James Wood described Bloom as "Vatic, repetitious, imprecisely reverential, though never without a peculiar charm of his own—a kind of campiness, in fact—Bloom as a literary critic in the last few years has been largely unimportant."[63] Bloom responded to questions about Wood in an interview by saying: "There are period pieces in criticism as there are period pieces in the novel and in poetry. The wind blows and they will go away ... There's nothing to the man ... I don't want to talk about him".[41]

In the early 21st century, Bloom often found himself at the center of literary controversy after criticizing popular writers such as Adrienne Rich,[65] Maya Angelou,[66] and David Foster Wallace.[67] In the pages of The Paris Review, he criticized the populist-leaning poetry slam, saying: "It is the death of art." When Doris Lessing was awarded the Nobel Prize in Literature, he bemoaned the "pure political correctness" of the award to an author of "fourth-rate science fiction," although he conceded his appreciation of Lessing's earlier work.[68]

MormonVoices, a group associated with Foundation for Apologetic Information & Research, included Bloom on its Top Ten Anti-Mormon Statements of 2011 list for stating "The current head of the Mormon Church, Thomas S. Monson, known to his followers as 'prophet, seer and revelator,' is indistinguishable from the secular plutocratic oligarchs who exercise power in our supposed democracy."[69] This was despite Bloom's sympathy for Joseph Smith, the founding prophet of Mormonism, whom he called a "religious genius."[70]

Selected bibliography[edit]


  • Shelley's Mythmaking. New Haven: Yale University Press, 1959.
  • The Visionary Company: A Reading of English Romantic Poetry. Garden City, N.Y.: Doubleday, 1961. Revised and enlarged edn. Ithaca: Cornell University Press, 1971.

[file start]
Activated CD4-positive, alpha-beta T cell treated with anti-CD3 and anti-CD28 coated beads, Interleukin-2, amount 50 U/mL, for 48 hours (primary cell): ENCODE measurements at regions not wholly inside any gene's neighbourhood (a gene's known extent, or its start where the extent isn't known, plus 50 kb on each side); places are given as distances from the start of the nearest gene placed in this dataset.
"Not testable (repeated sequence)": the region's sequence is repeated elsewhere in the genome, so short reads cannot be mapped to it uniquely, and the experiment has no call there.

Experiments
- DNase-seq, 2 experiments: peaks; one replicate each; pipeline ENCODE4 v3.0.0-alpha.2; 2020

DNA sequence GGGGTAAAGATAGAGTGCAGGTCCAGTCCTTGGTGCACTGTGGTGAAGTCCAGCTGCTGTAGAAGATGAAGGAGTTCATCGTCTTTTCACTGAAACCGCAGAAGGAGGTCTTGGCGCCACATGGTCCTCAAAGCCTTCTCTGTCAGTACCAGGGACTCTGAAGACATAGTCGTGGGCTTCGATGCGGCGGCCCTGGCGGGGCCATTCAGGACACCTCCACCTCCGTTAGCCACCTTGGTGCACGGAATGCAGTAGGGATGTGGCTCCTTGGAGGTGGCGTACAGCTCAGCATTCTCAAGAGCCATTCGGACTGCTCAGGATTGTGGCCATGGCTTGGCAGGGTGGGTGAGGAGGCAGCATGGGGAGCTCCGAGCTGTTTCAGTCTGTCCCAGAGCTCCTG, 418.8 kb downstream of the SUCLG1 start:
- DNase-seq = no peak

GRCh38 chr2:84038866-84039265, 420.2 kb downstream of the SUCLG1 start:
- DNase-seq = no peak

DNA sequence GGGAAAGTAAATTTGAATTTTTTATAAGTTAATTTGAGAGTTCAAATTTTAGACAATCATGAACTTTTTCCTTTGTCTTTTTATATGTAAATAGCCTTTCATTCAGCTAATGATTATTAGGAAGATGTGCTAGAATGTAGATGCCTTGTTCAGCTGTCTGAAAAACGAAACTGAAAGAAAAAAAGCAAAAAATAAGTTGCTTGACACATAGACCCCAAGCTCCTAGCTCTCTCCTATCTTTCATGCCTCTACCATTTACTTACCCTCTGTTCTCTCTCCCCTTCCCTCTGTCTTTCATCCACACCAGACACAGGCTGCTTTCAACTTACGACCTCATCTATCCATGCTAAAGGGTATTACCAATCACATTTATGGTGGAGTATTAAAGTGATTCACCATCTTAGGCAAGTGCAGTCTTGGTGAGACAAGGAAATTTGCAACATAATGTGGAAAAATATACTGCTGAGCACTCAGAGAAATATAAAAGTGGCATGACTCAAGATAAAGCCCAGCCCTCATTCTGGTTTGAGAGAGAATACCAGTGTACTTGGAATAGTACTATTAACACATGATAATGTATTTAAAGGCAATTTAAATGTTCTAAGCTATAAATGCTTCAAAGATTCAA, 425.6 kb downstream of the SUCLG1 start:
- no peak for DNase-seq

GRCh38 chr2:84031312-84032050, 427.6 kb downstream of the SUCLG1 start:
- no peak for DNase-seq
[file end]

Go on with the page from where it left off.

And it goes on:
• Blake's Apocalypse: A Study in Poetic Argument. Anchor Books: New York: Doubleday and Co., 1963.
  • The Literary Criticism of John Ruskin.; edited with introduction. New York: DoubleDay, 1965.
  • Walter Pater: Marius the Epicurean; edition with introduction. New York: New American Library, 1970.
  • Romanticism and Consciousness: Essays in Criticism.; edited with introduction. New York: Norton, 1970.
  • Yeats. New York: Oxford University Press, 1970. ISBN 0-19-501603-3
  • The Ringers in the Tower: Studies in Romantic Tradition. Chicago: University of Chicago Press, 1971.
  • The Anxiety of Influence: A Theory of Poetry. New York: Oxford University Press, 1973; 2nd edn, 1997. ISBN 0-19-511221-0
  • The Selected Writings of Walter Pater; edition with introduction and notes. New York: New American Library, 1974.
  • A Map of Misreading. New York: Oxford University Press, 1975.
  • Kabbalah and Criticism. New York : Seabury Press, 1975. ISBN 0-8264-0242-9
  • Poetry and Repression: Revisionism from Blake to Stevens. New Haven: Yale University Press, 1976.
  • Figures of Capable Imagination. New York: Seabury Press, 1976.
  • Wallace Stevens: The Poems of our Climate. Ithaca, N.Y.: Cornell University Press, 1977.
  • Deconstruction and Criticism. New York: Seabury Press, 1980.
  • The Flight to Lucifer: A Gnostic Fantasy. New York: Vintage Books, 1980. ISBN 0-394-74323-7
  • Agon: Towards a Theory of Revisionism. New York: Oxford University Press, 1982.
  • The Breaking of the Vessels. Chicago: University of Chicago Press, 1982.
  • The Poetics of Influence: New and Selected Criticism. New Haven: Henry R. Schwab, 1988.